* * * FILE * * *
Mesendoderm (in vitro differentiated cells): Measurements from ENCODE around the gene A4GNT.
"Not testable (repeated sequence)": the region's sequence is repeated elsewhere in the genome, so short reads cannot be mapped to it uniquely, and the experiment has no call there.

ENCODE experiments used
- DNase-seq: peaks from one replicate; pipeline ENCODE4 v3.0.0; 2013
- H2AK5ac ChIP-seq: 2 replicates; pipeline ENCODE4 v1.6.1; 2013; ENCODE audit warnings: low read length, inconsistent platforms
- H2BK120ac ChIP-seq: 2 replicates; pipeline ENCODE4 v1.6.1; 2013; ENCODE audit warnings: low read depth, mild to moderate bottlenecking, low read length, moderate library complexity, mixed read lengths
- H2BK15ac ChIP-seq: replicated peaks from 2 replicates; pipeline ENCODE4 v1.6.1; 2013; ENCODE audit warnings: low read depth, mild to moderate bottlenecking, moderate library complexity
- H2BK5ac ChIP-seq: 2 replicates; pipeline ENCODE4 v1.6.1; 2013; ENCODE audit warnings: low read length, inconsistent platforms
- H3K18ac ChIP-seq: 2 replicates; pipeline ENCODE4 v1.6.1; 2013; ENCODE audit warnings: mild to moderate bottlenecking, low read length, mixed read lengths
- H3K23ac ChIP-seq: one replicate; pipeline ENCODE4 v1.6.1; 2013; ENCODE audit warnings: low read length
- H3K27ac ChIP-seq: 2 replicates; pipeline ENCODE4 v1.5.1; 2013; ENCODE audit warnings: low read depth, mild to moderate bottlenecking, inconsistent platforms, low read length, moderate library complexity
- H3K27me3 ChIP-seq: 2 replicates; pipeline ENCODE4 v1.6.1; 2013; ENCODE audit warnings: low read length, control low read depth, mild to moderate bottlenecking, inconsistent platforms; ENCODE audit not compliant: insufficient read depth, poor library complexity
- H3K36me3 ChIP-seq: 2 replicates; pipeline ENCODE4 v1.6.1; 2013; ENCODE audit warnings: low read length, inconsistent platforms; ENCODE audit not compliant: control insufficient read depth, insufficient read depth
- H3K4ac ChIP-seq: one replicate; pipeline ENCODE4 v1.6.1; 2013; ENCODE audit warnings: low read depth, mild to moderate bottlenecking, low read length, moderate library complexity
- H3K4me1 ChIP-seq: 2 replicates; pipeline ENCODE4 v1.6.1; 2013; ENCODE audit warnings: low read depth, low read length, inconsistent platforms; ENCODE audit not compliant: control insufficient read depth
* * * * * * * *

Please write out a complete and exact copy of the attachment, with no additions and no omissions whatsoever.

Mesendoderm (in vitro differentiated cells): Measurements from ENCODE around the gene A4GNT.
"Not testable (repeated sequence)": the region's sequence is repeated elsewhere in the genome, so short reads cannot be mapped to it uniquely, and the experiment has no call there.

ENCODE experiments used
- DNase-seq: peaks from one replicate; pipeline ENCODE4 v3.0.0; 2013
- H2AK5ac ChIP-seq: 2 replicates; pipeline ENCODE4 v1.6.1; 2013; ENCODE audit warnings: low read length, inconsistent platforms
- H2BK120ac ChIP-seq: 2 replicates; pipeline ENCODE4 v1.6.1; 2013; ENCODE audit warnings: low read depth, mild to moderate bottlenecking, low read length, moderate library complexity, mixed read lengths
- H2BK15ac ChIP-seq: replicated peaks from 2 replicates; pipeline ENCODE4 v1.6.1; 2013; ENCODE audit warnings: low read depth, mild to moderate bottlenecking, moderate library complexity
- H2BK5ac ChIP-seq: 2 replicates; pipeline ENCODE4 v1.6.1; 2013; ENCODE audit warnings: low read length, inconsistent platforms
- H3K18ac ChIP-seq: 2 replicates; pipeline ENCODE4 v1.6.1; 2013; ENCODE audit warnings: mild to moderate bottlenecking, low read length, mixed read lengths
- H3K23ac ChIP-seq: one replicate; pipeline ENCODE4 v1.6.1; 2013; ENCODE audit warnings: low read length
- H3K27ac ChIP-seq: 2 replicates; pipeline ENCODE4 v1.5.1; 2013; ENCODE audit warnings: low read depth, mild to moderate bottlenecking, inconsistent platforms, low read length, moderate library complexity
- H3K27me3 ChIP-seq: 2 replicates; pipeline ENCODE4 v1.6.1; 2013; ENCODE audit warnings: low read length, control low read depth, mild to moderate bottlenecking, inconsistent platforms; ENCODE audit not compliant: insufficient read depth, poor library complexity
- H3K36me3 ChIP-seq: 2 replicates; pipeline ENCODE4 v1.6.1; 2013; ENCODE audit warnings: low read length, inconsistent platforms; ENCODE audit not compliant: control insufficient read depth, insufficient read depth
- H3K4ac ChIP-seq: one replicate; pipeline ENCODE4 v1.6.1; 2013; ENCODE audit warnings: low read depth, mild to moderate bottlenecking, low read length, moderate library complexity
- H3K4me1 ChIP-seq: 2 replicates; pipeline ENCODE4 v1.6.1; 2013; ENCODE audit warnings: low read depth, low read length, inconsistent platforms; ENCODE audit not compliant: control insufficient read depth